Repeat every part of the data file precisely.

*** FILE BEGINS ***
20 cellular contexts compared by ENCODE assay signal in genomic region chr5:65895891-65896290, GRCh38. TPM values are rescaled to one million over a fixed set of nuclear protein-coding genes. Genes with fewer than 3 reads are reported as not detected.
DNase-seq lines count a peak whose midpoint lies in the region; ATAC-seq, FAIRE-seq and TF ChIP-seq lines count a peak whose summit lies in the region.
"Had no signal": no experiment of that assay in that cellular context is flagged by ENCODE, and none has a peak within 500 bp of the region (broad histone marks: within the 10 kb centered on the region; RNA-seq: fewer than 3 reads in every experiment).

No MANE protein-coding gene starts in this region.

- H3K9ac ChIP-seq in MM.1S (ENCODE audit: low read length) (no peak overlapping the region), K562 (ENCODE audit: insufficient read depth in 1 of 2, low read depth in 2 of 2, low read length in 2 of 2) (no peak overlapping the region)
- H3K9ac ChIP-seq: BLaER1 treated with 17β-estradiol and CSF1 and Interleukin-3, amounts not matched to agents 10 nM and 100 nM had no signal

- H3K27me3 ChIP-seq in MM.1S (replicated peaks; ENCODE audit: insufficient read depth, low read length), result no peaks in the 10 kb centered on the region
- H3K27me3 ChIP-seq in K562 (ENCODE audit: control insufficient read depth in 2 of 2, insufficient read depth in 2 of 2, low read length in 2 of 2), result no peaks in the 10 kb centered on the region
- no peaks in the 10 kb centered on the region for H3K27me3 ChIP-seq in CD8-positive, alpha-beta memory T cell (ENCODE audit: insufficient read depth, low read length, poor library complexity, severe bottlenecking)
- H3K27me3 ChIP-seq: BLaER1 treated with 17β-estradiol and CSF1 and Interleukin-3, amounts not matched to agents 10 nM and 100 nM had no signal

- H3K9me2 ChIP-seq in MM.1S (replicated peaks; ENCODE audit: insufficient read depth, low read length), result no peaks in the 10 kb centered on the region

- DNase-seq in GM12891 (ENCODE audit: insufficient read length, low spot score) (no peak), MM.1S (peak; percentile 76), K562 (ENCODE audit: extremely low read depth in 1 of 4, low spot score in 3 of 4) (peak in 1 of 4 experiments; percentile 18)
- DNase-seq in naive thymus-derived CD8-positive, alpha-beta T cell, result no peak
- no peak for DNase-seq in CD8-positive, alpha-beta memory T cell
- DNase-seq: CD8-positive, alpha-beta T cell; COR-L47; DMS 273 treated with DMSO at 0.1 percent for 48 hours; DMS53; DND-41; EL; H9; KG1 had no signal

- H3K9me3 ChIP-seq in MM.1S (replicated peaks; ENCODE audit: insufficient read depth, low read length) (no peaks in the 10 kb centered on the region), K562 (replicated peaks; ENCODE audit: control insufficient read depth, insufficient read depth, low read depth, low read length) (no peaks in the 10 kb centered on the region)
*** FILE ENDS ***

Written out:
20 cellular contexts compared by ENCODE assay signal in genomic region chr5:65895891-65896290, GRCh38. TPM values are rescaled to one million over a fixed set of nuclear protein-coding genes. Genes with fewer than 3 reads are reported as not detected.
DNase-seq lines count a peak whose midpoint lies in the region; ATAC-seq, FAIRE-seq and TF ChIP-seq lines count a peak whose summit lies in the region.
"Had no signal": no experiment of that assay in that cellular context is flagged by ENCODE, and none has a peak within 500 bp of the region (broad histone marks: within the 10 kb centered on the region; RNA-seq: fewer than 3 reads in every experiment).

No MANE protein-coding gene starts in this region.

- H3K9ac ChIP-seq in MM.1S (ENCODE audit: low read length) (no peak overlapping the region), K562 (ENCODE audit: insufficient read depth in 1 of 2, low read depth in 2 of 2, low read length in 2 of 2) (no peak overlapping the region)
- H3K9ac ChIP-seq: BLaER1 treated with 17β-estradiol and CSF1 and Interleukin-3, amounts not matched to agents 10 nM and 100 nM had no signal

- H3K27me3 ChIP-seq in MM.1S (replicated peaks; ENCODE audit: insufficient read depth, low read length), result no peaks in the 10 kb centered on the region
- H3K27me3 ChIP-seq in K562 (ENCODE audit: control insufficient read depth in 2 of 2, insufficient read depth in 2 of 2, low read length in 2 of 2), result no peaks in the 10 kb centered on the region
- no peaks in the 10 kb centered on the region for H3K27me3 ChIP-seq in CD8-positive, alpha-beta memory T cell (ENCODE audit: insufficient read depth, low read length, poor library complexity, severe bottlenecking)
- H3K27me3 ChIP-seq: BLaER1 treated with 17β-estradiol and CSF1 and Interleukin-3, amounts not matched to agents 10 nM and 100 nM had no signal

- H3K9me2 ChIP-seq in MM.1S (replicated peaks; ENCODE audit: insufficient read depth, low read length), result no peaks in the 10 kb centered on the region

- DNase-seq in GM12891 (ENCODE audit: insufficient read length, low spot score) (no peak), MM.1S (peak; percentile 76), K562 (ENCODE audit: extremely low read depth in 1 of 4, low spot score in 3 of 4) (peak in 1 of 4 experiments; percentile 18)
- DNase-seq in naive thymus-derived CD8-positive, alpha-beta T cell, result no peak
- no peak for DNase-seq in CD8-positive, alpha-beta memory T cell
- DNase-seq: CD8-positive, alpha-beta T cell; COR-L47; DMS 273 treated with DMSO at 0.1 percent for 48 hours; DMS53; DND-41; EL; H9; KG1 had no signal

- H3K9me3 ChIP-seq in MM.1S (replicated peaks; ENCODE audit: insufficient read depth, low read length) (no peaks in the 10 kb centered on the region), K562 (replicated peaks; ENCODE audit: control insufficient read depth, insufficient read depth, low read depth, low read length) (no peaks in the 10 kb centered on the region)